Duke University has suffered some blows over the years as an academically prestigious school with a bad rep towards women. There was the infamous Duke lacrosse rape accusation of 2006 (which was later found to be false) and more recently, embarrassing fratboy shenanigans. Finally, some really positive news: Duke Women’s Center has created a program during the spring semester called Write(H)ers, which will train 23 students on how to be feminist bloggers.
As reported by the Duke Chronicle, the student newspaper, the participants — 22 women and one man — must attend workshops throughout the semester, including four dinners with visiting feminist bloggers and journalists: Jill Filipovic of Feministe, Irin Carmon of Salon.com, Heather Havrilesky formerly of Salon.com and now a New York Times contributor, and Rebecca Traitster, formerly of Salon.com. Throughout the semester, participants will be required to write three blog posts to be published on either the Women’s Center blog or Duke’s feminist student blog, Develle Dish.
I have a lot of thoughts about this, namely that the theory behind this program is awesome. Gawker was snarking on the fact that students pay upwards of $40K a year to attend Duke and learning how to blog is completely free, calling this program a “scam.” But as far as I know, Write(H)ers is an extracurricular, just like the student newspaper or the dodgeball team, and anyone who wants to be involved is only investing their free time. That’s something to be lauded and supported, not mocked. The point is to equip these young folks with the skills on how to blog and then encourage them to continue doing it. Mentoring the next generation is one of the most essential skills needed in progressive movements and it’s not always an aspect that third-wave feminism has excelled.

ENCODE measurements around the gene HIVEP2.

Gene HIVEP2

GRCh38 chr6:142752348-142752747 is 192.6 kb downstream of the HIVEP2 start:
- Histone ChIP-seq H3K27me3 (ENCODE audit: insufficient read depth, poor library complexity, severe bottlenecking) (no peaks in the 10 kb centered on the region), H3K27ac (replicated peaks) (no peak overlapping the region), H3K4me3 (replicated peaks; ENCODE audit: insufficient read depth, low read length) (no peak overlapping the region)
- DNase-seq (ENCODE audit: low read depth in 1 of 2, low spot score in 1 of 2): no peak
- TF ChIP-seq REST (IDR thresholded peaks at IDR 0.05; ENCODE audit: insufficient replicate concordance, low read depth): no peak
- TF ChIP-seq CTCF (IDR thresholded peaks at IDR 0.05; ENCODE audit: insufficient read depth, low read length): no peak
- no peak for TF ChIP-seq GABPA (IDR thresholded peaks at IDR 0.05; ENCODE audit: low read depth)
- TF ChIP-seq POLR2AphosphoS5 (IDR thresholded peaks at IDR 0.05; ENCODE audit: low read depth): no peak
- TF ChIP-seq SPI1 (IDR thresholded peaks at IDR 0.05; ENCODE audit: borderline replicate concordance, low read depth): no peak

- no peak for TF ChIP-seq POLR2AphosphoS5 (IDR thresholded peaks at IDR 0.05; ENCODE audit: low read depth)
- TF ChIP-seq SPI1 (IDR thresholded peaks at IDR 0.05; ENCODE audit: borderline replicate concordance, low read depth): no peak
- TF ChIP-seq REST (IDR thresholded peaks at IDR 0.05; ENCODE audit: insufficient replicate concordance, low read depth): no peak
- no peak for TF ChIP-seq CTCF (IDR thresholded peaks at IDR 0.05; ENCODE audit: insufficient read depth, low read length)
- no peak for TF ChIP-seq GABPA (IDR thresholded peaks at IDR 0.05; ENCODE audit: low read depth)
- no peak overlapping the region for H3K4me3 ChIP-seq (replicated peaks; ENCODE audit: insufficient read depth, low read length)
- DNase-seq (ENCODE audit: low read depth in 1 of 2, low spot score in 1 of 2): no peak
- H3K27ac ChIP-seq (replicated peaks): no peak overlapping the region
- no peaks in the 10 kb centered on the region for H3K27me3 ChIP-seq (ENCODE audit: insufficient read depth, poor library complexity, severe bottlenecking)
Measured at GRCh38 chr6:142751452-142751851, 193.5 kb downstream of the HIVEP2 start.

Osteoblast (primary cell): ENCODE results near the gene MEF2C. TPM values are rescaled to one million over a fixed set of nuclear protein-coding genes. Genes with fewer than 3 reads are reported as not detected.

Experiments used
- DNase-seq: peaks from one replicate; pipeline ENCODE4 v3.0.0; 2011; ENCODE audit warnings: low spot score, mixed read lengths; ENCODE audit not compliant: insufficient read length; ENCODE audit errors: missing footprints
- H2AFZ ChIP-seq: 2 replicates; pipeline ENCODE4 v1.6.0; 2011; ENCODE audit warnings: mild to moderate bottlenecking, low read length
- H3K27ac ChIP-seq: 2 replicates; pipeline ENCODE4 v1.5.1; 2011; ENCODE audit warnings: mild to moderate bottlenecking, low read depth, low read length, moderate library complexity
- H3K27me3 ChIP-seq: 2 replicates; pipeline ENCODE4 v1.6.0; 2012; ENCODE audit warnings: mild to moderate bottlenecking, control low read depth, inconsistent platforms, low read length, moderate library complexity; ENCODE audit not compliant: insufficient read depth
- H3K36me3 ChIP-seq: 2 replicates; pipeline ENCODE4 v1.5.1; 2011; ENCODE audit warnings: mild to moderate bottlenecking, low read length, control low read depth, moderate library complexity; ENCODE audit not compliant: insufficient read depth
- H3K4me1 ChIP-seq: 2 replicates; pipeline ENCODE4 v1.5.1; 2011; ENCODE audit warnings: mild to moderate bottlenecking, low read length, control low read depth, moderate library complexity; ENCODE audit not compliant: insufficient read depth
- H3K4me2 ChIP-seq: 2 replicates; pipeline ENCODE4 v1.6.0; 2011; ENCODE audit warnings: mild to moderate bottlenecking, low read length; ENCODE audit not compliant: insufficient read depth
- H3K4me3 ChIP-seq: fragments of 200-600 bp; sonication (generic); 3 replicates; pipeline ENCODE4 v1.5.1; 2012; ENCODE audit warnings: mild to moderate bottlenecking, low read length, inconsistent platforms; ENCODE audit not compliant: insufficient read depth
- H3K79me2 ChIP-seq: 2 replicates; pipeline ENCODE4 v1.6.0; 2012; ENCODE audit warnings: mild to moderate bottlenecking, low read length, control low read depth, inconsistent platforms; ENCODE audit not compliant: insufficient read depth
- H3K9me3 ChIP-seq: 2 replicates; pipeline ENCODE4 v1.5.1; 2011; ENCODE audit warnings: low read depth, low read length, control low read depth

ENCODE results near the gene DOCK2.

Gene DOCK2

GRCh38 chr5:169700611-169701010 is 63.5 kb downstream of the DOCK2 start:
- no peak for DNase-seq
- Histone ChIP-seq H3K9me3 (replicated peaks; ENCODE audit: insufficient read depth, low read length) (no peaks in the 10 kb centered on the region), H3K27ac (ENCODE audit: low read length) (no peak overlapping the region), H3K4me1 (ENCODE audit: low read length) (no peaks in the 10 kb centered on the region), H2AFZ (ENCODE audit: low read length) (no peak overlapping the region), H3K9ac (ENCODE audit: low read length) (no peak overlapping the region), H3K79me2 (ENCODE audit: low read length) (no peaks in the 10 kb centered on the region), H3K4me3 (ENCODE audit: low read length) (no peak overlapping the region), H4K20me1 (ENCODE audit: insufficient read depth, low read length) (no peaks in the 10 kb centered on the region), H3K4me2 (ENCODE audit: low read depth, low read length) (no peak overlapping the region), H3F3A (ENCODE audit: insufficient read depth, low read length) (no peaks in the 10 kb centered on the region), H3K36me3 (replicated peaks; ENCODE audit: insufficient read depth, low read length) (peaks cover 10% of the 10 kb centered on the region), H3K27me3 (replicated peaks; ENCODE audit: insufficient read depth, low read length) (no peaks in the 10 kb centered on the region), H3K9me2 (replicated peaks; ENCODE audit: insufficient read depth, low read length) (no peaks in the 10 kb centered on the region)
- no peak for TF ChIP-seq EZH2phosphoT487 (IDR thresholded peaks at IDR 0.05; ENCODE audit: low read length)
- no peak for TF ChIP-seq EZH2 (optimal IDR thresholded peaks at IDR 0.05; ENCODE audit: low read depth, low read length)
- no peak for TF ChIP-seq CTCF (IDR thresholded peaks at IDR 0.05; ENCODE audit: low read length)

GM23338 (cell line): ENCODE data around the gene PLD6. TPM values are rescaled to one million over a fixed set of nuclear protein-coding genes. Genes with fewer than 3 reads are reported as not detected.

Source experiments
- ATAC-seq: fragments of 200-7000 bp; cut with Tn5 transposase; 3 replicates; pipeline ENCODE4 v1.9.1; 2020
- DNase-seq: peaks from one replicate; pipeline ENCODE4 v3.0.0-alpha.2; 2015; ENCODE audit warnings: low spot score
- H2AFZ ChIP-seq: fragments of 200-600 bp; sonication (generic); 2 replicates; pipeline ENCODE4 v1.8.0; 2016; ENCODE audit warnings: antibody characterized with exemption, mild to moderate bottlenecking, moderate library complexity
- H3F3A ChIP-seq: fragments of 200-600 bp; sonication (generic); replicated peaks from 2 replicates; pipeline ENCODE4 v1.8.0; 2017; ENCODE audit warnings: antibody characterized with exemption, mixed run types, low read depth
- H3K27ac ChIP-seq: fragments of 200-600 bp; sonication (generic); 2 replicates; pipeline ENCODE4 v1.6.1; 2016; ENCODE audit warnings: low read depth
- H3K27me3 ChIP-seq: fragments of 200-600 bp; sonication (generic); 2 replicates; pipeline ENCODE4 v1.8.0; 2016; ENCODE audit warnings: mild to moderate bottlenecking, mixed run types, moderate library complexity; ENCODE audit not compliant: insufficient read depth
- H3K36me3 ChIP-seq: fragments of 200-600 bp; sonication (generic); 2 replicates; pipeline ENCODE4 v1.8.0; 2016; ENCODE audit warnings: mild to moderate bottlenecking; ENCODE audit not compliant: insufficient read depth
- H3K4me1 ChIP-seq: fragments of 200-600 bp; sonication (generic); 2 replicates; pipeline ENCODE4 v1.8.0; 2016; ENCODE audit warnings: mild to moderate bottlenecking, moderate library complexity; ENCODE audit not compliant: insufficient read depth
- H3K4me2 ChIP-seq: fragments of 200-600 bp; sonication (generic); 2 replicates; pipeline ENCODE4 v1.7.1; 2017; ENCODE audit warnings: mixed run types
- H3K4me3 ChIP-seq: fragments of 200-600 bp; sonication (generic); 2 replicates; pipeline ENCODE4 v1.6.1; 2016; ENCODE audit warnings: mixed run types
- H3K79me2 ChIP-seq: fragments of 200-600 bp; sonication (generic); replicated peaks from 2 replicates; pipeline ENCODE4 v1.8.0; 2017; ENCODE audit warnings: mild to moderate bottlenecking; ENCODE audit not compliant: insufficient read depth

But I have to give this particular group of feminist bloggers the side-eye. They’re very … white. And … straight. That’s not an accurate reflection of the wide range of actual feminist bloggers. Whether Duke tried to bring a more diverse group of feminist bloggers to campus, I don’t know. But considering three out of their four guests all came from Salon.com’s loins in some fashion, I’m not really convinced they tried especially hard. But it’s not that hard to find feminist bloggers of color or LGBTQ feminist bloggers. It is doing a disservice to the young blogger students to portray “feminist blogging” as the province of telegenic young white girls. Hopefully additional names will be added later in the semester.
I also think the requirements could be a bit more rigorous. Three blog posts is nothing! I write three blog posts before lunch. The blogosphere moves fast and most bloggers, whether they’re professional or not, churn out posts more quickly. While I can understand the need to ease these young people into all the various skills that blogging entails — finding story ideas, writing your piece, SEO, creating art, promoting your posts — and to emphasize quality over quantity, it seems like the program is treating blog posts as if they’re similar to term papers. Blog posts are not like term papers. At least, the good ones aren’t.
It’s a good start for Write(H)ers and I hope it succeeds. And hey, maybe when these kids are done with their program, they’ll put those three (!) blog posts in a cover letter and apply for a Frisky internship.
Contact the author of this post at Jessica@TheFrisky.com. Follow me on Twitter.